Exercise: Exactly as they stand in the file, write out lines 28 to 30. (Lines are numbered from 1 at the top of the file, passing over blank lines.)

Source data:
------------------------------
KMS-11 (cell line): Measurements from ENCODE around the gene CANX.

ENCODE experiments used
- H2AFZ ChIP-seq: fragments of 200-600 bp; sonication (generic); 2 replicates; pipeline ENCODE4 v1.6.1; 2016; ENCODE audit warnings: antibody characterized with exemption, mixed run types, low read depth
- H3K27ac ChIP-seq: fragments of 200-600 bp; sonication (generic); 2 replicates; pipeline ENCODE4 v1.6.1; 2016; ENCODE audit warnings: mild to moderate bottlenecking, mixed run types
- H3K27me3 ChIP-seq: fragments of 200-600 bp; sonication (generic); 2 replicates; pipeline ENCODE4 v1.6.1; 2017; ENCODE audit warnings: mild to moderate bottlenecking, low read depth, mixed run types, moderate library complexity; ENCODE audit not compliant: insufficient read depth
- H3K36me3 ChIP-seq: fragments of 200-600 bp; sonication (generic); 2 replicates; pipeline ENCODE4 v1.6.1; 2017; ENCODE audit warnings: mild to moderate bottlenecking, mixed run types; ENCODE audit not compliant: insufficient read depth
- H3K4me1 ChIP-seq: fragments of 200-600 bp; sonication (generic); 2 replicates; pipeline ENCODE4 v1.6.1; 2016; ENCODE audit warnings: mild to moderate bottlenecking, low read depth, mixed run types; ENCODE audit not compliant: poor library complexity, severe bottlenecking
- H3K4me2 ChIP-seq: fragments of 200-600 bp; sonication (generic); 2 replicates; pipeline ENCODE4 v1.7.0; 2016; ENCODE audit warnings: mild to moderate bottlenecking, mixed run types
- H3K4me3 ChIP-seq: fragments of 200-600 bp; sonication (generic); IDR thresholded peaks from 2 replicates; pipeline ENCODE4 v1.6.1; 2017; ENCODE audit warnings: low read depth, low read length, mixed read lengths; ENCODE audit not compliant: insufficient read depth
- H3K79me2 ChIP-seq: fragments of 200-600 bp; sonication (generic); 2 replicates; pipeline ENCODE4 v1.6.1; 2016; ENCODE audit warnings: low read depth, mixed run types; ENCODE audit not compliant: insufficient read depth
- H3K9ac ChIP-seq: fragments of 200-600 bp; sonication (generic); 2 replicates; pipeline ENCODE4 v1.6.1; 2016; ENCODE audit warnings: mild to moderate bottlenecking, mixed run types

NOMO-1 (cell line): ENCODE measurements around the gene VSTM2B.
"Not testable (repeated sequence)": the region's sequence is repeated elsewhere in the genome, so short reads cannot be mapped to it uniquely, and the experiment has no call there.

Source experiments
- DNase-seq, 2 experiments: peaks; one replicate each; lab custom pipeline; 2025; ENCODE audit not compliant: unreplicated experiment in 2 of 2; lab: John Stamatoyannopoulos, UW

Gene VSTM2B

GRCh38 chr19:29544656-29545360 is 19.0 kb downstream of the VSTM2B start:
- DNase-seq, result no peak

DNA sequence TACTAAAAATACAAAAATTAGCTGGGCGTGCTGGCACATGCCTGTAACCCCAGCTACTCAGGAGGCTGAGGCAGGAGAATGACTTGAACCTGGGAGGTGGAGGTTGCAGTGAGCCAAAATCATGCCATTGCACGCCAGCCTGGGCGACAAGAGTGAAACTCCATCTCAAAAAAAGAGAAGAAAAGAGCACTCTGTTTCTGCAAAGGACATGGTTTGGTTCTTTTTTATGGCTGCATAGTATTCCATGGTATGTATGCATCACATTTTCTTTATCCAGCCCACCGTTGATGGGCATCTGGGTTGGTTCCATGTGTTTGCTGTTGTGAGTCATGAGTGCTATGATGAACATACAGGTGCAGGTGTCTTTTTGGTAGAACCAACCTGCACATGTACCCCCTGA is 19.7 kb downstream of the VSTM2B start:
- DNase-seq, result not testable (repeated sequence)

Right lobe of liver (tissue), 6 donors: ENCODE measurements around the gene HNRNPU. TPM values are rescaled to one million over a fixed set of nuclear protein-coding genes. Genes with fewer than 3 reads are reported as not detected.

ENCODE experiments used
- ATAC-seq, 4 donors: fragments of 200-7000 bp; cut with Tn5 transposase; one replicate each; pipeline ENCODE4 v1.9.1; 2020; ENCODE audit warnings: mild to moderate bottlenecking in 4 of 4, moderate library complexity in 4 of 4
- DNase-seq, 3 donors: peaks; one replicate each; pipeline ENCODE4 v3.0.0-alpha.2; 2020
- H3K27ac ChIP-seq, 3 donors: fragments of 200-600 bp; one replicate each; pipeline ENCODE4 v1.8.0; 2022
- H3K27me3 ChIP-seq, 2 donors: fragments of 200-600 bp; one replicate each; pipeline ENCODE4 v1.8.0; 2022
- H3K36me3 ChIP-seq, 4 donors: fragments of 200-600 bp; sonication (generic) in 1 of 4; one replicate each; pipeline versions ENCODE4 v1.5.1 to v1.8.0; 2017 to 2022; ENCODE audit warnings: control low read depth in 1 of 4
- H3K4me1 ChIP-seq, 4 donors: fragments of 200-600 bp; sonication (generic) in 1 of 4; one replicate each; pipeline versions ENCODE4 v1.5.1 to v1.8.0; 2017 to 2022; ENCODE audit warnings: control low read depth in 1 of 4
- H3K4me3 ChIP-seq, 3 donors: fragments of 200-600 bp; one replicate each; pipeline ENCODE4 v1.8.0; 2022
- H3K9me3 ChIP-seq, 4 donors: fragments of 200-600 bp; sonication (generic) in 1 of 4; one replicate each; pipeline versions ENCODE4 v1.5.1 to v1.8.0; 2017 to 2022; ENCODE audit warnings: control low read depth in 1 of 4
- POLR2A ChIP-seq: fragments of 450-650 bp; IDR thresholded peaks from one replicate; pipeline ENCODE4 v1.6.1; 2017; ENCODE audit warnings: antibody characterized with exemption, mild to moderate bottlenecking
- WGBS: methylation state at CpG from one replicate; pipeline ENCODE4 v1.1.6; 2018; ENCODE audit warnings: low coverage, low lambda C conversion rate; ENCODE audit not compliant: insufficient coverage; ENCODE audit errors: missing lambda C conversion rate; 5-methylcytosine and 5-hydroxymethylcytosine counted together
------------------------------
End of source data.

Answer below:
- H3K4me1 ChIP-seq, 4 donors: fragments of 200-600 bp; sonication (generic) in 1 of 4; one replicate each; pipeline versions ENCODE4 v1.5.1 to v1.8.0; 2017 to 2022; ENCODE audit warnings: control low read depth in 1 of 4
- H3K4me3 ChIP-seq, 3 donors: fragments of 200-600 bp; one replicate each; pipeline ENCODE4 v1.8.0; 2022
- H3K9me3 ChIP-seq, 4 donors: fragments of 200-600 bp; sonication (generic) in 1 of 4; one replicate each; pipeline versions ENCODE4 v1.5.1 to v1.8.0; 2017 to 2022; ENCODE audit warnings: control low read depth in 1 of 4